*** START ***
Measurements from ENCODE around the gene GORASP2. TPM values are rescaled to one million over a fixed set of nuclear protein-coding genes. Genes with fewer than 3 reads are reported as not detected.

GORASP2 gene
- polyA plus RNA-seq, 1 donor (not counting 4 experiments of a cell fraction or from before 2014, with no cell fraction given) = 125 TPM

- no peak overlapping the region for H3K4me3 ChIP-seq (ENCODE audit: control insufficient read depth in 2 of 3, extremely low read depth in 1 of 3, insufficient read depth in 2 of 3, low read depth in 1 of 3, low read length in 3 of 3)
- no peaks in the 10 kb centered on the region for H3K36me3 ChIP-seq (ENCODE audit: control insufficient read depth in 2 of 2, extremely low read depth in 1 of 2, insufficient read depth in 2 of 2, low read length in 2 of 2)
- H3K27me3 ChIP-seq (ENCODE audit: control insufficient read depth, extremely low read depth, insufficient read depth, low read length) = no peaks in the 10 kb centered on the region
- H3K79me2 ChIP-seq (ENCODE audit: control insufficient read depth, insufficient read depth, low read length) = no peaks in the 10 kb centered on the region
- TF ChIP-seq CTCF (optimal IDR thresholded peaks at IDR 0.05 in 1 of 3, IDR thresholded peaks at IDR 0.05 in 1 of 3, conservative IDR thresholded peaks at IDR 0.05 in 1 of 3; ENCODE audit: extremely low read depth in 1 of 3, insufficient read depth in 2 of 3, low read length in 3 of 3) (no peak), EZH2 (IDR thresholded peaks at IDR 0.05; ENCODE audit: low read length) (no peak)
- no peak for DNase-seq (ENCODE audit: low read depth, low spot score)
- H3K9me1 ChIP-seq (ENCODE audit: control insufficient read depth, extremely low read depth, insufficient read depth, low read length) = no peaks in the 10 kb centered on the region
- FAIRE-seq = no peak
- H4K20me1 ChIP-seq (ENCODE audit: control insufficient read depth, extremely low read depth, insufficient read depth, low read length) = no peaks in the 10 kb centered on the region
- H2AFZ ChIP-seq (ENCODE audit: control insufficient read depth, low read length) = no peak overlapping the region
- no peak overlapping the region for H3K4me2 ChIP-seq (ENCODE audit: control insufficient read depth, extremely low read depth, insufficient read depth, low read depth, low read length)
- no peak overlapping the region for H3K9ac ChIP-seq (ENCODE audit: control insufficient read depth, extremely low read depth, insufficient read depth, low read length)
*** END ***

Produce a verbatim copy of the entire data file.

Measurements from ENCODE around the gene GORASP2. TPM values are rescaled to one million over a fixed set of nuclear protein-coding genes. Genes with fewer than 3 reads are reported as not detected.

GORASP2 gene
- polyA plus RNA-seq, 1 donor (not counting 4 experiments of a cell fraction or from before 2014, with no cell fraction given) = 125 TPM

- no peak overlapping the region for H3K4me3 ChIP-seq (ENCODE audit: control insufficient read depth in 2 of 3, extremely low read depth in 1 of 3, insufficient read depth in 2 of 3, low read depth in 1 of 3, low read length in 3 of 3)
- no peaks in the 10 kb centered on the region for H3K36me3 ChIP-seq (ENCODE audit: control insufficient read depth in 2 of 2, extremely low read depth in 1 of 2, insufficient read depth in 2 of 2, low read length in 2 of 2)
- H3K27me3 ChIP-seq (ENCODE audit: control insufficient read depth, extremely low read depth, insufficient read depth, low read length) = no peaks in the 10 kb centered on the region
- H3K79me2 ChIP-seq (ENCODE audit: control insufficient read depth, insufficient read depth, low read length) = no peaks in the 10 kb centered on the region
- TF ChIP-seq CTCF (optimal IDR thresholded peaks at IDR 0.05 in 1 of 3, IDR thresholded peaks at IDR 0.05 in 1 of 3, conservative IDR thresholded peaks at IDR 0.05 in 1 of 3; ENCODE audit: extremely low read depth in 1 of 3, insufficient read depth in 2 of 3, low read length in 3 of 3) (no peak), EZH2 (IDR thresholded peaks at IDR 0.05; ENCODE audit: low read length) (no peak)
- no peak for DNase-seq (ENCODE audit: low read depth, low spot score)
- H3K9me1 ChIP-seq (ENCODE audit: control insufficient read depth, extremely low read depth, insufficient read depth, low read length) = no peaks in the 10 kb centered on the region
- FAIRE-seq = no peak
- H4K20me1 ChIP-seq (ENCODE audit: control insufficient read depth, extremely low read depth, insufficient read depth, low read length) = no peaks in the 10 kb centered on the region
- H2AFZ ChIP-seq (ENCODE audit: control insufficient read depth, low read length) = no peak overlapping the region
- no peak overlapping the region for H3K4me2 ChIP-seq (ENCODE audit: control insufficient read depth, extremely low read depth, insufficient read depth, low read depth, low read length)
- no peak overlapping the region for H3K9ac ChIP-seq (ENCODE audit: control insufficient read depth, extremely low read depth, insufficient read depth, low read length)